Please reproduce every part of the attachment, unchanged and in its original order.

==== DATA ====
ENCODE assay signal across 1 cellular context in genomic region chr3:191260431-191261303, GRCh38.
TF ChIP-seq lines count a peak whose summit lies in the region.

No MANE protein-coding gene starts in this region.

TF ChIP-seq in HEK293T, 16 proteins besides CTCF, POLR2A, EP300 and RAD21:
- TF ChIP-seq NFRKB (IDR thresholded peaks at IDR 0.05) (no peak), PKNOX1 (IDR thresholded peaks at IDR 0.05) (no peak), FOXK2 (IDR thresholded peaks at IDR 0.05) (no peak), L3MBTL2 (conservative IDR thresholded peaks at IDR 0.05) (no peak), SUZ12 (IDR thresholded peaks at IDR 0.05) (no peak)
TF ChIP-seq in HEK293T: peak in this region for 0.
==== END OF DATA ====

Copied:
ENCODE assay signal across 1 cellular context in genomic region chr3:191260431-191261303, GRCh38.
TF ChIP-seq lines count a peak whose summit lies in the region.

No MANE protein-coding gene starts in this region.

TF ChIP-seq in HEK293T, 16 proteins besides CTCF, POLR2A, EP300 and RAD21:
- TF ChIP-seq NFRKB (IDR thresholded peaks at IDR 0.05) (no peak), PKNOX1 (IDR thresholded peaks at IDR 0.05) (no peak), FOXK2 (IDR thresholded peaks at IDR 0.05) (no peak), L3MBTL2 (conservative IDR thresholded peaks at IDR 0.05) (no peak), SUZ12 (IDR thresholded peaks at IDR 0.05) (no peak)
TF ChIP-seq in HEK293T: peak in this region for 0.